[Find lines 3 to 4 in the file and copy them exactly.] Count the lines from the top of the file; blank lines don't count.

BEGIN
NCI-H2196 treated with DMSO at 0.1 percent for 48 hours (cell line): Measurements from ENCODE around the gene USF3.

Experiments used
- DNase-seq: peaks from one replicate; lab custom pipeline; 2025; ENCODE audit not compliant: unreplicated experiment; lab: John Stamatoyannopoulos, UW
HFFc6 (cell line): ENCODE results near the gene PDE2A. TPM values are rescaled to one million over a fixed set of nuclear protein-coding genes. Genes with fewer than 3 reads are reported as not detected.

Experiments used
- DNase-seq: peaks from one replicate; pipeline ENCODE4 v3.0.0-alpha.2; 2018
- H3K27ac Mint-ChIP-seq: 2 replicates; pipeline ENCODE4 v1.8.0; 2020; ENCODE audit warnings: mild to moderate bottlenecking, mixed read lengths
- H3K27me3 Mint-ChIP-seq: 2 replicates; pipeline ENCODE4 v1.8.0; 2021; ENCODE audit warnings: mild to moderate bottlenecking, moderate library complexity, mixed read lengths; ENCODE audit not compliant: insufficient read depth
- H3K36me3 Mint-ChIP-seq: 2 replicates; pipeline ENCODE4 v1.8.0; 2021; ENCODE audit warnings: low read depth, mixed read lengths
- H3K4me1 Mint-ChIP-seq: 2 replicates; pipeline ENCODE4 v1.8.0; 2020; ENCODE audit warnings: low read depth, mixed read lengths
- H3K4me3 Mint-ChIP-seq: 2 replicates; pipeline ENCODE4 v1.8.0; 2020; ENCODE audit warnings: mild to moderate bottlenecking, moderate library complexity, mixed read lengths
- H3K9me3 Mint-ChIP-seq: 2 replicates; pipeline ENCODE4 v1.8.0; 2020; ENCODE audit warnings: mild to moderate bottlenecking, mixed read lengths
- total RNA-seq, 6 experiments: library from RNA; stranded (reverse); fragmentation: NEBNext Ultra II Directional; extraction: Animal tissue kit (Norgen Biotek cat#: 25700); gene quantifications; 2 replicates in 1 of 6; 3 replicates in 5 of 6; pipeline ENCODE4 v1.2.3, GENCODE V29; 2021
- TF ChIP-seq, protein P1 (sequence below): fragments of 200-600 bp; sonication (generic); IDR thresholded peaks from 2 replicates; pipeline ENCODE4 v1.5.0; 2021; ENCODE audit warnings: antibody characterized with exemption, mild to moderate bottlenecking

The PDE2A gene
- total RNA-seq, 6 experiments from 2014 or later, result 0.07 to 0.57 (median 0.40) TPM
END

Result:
- DNase-seq: peaks from one replicate; lab custom pipeline; 2025; ENCODE audit not compliant: unreplicated experiment; lab: John Stamatoyannopoulos, UW
HFFc6 (cell line): ENCODE results near the gene PDE2A. TPM values are rescaled to one million over a fixed set of nuclear protein-coding genes. Genes with fewer than 3 reads are reported as not detected.